Martin-Baker, JPO Push Back at F-35 Ejection Seat Concerns

Aaron Mehta, Defense News

WASHINGTON — As the US Air Force considers an alternative supplier for its F-35 joint strike fighter (JSF) ejection seats, incumbent developer Martin-Baker is pushing back at the idea their design will not be sufficient to ensure pilot safety.

In a statement released Monday to Defense News, James Martin, Martin-Baker’s co-chief executive, defended the company’s US-16E model and said testing of new safety elements is on track to be fully qualified by the end of year, with the end of flight restrictions on lightweight pilots to follow shortly thereafter.

“There should be no question; we are totally committed to the success of all those who use Martin-Baker safety equipment,” Martin said in the statement. “We share our customer’s commitment to ensuring the F-35 ejection seat meets the government’s performance standards across the entire spectrum of requirements to protect the men and women who fly the Lightning II.”

Defense News first broke the news June 24 that the US Air Force is looking into certifying a competitor seat, the United Technologies ACES 5 design, as an alternative for its fleet of F-35A fighters.

Lt. Gen. Arnold Bunch, the service’s top uniformed acquisition official, said the service has asked the F-35 Joint Program Office (JPO) to look into the logistics and costs for certifying ACES 5 as a “potential risk mitigation step if additional things happen as we go through the testing of the Martin-Baker seat.”

The core of the issue is a discovery last year that pilots under 136 pounds were at risk of severe neck injury upon ejection. To mitigate the issue, Martin-Baker launched a three-fold plan, which began with reducing the weight in the futuristic helmet work by JSF pilots. The company also worked in software fixes in the seat, altering the impact from the parachute deploying, and then added a head support panel to prevent the pilot’s neck from whipping backward when the parachute deploys.

According to the release, Martin-Baker has carried out 14 ejection tests of the new design, with eight tests remaining before the end of the year.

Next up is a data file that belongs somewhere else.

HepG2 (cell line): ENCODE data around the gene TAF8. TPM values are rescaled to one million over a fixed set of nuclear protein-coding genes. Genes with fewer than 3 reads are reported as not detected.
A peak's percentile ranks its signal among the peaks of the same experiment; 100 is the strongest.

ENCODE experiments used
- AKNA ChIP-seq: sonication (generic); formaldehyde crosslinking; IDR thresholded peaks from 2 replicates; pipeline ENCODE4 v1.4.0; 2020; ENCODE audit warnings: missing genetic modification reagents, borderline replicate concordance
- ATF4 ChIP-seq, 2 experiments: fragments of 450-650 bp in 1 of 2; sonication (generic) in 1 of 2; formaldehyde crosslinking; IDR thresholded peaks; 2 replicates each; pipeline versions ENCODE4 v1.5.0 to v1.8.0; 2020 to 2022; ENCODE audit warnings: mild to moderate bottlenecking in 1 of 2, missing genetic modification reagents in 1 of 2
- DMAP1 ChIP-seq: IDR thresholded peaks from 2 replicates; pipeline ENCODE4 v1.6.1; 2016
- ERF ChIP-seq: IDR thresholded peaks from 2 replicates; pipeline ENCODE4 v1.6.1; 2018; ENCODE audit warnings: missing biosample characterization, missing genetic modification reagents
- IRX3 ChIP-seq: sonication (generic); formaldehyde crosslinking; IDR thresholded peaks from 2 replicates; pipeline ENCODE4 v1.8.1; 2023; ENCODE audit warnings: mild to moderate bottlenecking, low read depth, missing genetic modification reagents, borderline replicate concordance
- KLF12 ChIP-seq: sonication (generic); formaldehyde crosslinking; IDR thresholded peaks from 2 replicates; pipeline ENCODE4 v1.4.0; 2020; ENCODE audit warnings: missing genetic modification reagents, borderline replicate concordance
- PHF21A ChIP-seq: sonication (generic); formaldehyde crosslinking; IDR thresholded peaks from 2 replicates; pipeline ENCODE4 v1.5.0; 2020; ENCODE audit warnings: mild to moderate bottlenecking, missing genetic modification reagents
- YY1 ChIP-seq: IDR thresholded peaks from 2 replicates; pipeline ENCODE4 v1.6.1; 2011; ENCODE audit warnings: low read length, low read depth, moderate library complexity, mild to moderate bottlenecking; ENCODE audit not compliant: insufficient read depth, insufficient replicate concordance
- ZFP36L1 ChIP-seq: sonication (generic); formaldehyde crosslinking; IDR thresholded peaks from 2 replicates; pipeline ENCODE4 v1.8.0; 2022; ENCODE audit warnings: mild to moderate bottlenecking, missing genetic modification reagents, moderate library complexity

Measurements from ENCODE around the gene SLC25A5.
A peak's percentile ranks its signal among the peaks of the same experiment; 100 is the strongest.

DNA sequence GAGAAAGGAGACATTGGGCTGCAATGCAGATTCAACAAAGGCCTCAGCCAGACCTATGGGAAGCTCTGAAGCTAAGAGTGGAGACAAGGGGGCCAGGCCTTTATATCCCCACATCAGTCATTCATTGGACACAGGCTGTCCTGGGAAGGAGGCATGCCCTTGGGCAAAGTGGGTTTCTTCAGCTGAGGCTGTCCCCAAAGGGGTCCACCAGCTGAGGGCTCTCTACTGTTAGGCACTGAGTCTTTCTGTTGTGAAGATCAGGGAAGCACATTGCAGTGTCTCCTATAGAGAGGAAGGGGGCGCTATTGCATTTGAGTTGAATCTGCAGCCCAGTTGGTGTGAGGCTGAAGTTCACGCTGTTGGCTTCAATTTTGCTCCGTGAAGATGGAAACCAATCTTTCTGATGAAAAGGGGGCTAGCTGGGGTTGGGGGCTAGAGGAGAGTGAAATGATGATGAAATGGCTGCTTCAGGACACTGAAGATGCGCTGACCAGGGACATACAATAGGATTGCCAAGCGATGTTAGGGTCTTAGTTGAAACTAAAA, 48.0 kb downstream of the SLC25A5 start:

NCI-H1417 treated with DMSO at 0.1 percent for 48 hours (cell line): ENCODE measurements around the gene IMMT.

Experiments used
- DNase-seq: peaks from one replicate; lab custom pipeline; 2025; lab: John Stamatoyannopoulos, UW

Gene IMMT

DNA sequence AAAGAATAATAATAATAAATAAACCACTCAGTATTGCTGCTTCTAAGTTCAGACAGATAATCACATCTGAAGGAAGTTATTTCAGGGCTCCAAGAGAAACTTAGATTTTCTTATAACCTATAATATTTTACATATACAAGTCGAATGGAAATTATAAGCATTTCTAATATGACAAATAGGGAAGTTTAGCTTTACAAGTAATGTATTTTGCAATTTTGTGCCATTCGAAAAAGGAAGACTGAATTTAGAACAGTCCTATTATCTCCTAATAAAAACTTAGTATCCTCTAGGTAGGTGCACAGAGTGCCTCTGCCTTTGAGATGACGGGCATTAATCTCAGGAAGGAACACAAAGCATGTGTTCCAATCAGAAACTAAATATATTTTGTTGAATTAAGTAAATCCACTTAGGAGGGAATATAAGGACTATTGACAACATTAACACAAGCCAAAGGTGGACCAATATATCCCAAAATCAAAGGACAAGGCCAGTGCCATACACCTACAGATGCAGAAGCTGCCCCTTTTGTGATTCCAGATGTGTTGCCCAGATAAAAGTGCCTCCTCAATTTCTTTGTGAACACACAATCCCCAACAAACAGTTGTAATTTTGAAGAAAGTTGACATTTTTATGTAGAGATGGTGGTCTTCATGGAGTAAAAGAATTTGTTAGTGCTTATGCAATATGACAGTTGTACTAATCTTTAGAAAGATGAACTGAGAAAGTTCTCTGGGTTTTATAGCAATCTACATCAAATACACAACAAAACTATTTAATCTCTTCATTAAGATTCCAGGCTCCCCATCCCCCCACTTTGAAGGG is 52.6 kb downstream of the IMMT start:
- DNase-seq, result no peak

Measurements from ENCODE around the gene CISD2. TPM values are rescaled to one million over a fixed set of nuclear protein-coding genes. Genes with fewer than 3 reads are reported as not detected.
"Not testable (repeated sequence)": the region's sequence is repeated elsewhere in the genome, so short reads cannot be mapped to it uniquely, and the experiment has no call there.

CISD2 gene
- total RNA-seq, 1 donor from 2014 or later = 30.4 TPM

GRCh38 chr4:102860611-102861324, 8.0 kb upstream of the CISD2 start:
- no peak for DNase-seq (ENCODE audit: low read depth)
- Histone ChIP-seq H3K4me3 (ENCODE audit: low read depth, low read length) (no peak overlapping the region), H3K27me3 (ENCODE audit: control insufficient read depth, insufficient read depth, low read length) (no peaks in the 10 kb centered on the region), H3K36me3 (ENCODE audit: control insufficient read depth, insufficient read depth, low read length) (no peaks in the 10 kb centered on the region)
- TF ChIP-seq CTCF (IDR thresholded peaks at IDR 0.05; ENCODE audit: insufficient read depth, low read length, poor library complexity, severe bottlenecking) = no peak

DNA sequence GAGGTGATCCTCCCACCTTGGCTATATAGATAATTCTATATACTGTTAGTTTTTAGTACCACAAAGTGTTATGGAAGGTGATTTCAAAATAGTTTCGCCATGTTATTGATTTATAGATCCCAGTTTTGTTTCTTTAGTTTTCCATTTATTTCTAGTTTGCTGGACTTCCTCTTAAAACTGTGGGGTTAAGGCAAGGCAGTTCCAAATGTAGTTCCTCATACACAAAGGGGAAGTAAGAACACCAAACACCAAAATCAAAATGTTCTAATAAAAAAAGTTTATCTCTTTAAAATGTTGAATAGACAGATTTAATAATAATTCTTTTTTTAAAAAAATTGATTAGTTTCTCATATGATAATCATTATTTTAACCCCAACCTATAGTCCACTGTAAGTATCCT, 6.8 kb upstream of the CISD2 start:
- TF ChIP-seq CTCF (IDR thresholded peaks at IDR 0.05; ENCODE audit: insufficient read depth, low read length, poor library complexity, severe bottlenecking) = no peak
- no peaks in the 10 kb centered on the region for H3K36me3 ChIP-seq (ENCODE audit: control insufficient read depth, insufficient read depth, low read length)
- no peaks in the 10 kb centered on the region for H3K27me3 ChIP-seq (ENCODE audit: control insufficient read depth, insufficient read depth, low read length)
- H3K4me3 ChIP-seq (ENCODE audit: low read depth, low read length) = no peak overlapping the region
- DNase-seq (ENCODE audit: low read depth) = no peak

Notably, the statement from Martin-Baker includes a comment from Gen. Chris Bogdan, the F-35 program executive officer supporting the Martin-Baker design.

Sources have told Defense News that the JPO is cool to the idea of replacing the F-35 seat, in part because of the potential cost overruns it could cause on the already famously expensive program. Such a move would also have major impacts on the industrial base strategy that is the backbone of the F-35 program.

However, all involved agree that pilot safety is the priority with this issue, and Bogdan’s statement clearly indicates the JPO expects the redesign will do its job.

“We believe the current Martin-Baker US-16E ejection seat with proposed fixes will meet all F-35 requirements,” Bogdan was quoted as saying. “The seat will provide a safe escape envelope for pilots in excess of legacy aircraft.”

Also chiming in with support as part of the statement was Jeff Babione, Lockheed Martin’s program head for the F-35 program. Lockheed is the prime contractor for the fifth-generation fighter. As with the JPO, sources had indicated Lockheed is not enthused at the prospect of a new seat being introduced to the program.

“We are confident that this ejection seat meets and exceeds the requirements as outlined by the U.S. military and the F-35 partner nations,” Babione said in the statement.

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